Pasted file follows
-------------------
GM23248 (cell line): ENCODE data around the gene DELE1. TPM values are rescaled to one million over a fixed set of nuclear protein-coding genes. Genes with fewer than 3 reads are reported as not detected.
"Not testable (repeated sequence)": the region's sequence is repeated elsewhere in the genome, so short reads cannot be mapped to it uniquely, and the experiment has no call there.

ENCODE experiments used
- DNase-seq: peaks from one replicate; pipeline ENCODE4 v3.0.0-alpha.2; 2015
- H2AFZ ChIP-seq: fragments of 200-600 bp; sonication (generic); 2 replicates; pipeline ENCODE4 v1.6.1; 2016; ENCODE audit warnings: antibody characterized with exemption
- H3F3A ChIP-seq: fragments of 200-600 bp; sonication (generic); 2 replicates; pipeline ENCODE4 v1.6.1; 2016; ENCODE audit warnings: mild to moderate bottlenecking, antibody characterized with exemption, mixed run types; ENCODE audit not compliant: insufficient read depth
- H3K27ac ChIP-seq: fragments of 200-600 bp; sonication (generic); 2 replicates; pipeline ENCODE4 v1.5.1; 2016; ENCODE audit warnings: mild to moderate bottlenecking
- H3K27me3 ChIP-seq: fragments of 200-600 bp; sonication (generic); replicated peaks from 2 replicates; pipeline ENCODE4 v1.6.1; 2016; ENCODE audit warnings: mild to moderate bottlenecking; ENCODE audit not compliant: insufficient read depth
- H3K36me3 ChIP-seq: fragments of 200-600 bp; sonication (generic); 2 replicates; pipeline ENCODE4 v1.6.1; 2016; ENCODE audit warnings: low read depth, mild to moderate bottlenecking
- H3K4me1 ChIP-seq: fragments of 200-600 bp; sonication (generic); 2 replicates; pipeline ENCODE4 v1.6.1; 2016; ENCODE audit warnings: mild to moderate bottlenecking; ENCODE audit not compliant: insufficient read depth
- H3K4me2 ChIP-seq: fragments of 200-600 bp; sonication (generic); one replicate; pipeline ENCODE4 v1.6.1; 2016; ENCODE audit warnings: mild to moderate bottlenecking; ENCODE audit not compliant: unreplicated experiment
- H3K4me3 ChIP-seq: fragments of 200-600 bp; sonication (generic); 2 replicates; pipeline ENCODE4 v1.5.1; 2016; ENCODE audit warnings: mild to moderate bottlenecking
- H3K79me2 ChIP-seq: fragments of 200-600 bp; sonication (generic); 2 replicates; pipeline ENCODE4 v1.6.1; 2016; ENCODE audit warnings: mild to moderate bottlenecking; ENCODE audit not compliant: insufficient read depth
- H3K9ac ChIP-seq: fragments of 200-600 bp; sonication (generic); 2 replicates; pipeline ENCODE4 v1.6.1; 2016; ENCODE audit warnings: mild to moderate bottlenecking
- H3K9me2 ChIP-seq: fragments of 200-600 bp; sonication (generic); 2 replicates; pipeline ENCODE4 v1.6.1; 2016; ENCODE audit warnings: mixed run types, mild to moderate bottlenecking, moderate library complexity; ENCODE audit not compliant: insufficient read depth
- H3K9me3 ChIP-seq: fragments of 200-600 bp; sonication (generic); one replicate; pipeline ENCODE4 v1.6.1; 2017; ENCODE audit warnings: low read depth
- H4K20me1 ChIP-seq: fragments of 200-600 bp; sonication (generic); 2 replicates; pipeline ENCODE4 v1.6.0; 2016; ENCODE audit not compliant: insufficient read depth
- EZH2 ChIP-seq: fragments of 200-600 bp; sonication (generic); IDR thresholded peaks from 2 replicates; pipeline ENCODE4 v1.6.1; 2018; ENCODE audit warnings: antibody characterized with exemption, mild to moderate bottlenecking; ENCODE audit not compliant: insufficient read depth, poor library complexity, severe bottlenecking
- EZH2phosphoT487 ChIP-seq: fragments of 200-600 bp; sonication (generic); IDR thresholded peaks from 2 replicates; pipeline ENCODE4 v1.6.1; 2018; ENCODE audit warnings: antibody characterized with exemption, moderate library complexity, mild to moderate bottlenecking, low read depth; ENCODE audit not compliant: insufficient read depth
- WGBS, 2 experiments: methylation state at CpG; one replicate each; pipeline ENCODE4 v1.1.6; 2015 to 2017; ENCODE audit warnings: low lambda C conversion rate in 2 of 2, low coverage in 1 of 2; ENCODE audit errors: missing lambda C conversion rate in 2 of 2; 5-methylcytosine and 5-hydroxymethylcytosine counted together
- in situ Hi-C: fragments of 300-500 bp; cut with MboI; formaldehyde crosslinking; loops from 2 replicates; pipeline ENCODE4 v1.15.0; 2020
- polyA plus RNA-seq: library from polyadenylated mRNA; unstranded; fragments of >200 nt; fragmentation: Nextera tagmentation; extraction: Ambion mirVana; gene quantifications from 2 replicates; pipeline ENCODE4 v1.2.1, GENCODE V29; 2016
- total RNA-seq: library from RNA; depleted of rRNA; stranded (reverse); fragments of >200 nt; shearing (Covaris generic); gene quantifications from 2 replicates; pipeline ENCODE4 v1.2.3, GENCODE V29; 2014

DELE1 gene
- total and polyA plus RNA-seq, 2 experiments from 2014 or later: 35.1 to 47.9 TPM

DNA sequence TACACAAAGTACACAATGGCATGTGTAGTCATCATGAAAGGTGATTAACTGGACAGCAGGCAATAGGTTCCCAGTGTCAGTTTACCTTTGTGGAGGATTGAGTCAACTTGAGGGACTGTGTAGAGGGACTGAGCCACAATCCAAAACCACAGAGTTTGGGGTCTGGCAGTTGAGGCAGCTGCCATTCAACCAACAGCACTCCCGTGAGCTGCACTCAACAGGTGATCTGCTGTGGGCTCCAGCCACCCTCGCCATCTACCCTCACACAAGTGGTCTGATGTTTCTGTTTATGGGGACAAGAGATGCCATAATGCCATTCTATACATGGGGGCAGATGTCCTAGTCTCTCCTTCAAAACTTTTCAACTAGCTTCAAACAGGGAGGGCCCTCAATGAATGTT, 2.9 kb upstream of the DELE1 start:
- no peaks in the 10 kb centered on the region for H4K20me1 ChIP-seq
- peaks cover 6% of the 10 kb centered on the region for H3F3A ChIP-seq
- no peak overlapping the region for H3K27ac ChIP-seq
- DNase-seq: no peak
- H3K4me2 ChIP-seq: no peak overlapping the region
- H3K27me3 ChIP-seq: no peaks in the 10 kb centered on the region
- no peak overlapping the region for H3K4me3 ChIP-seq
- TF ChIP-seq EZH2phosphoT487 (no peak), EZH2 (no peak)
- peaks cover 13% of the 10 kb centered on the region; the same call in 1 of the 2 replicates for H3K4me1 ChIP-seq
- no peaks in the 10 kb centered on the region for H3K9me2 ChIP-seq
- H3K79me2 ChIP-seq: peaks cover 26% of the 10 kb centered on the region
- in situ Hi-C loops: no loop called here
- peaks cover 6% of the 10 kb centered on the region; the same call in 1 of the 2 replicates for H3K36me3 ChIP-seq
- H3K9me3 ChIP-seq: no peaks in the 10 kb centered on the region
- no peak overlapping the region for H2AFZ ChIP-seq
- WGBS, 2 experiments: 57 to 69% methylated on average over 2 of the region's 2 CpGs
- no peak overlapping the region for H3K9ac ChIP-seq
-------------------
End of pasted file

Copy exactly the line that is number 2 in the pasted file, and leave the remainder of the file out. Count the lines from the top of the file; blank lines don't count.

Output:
"Not testable (repeated sequence)": the region's sequence is repeated elsewhere in the genome, so short reads cannot be mapped to it uniquely, and the experiment has no call there.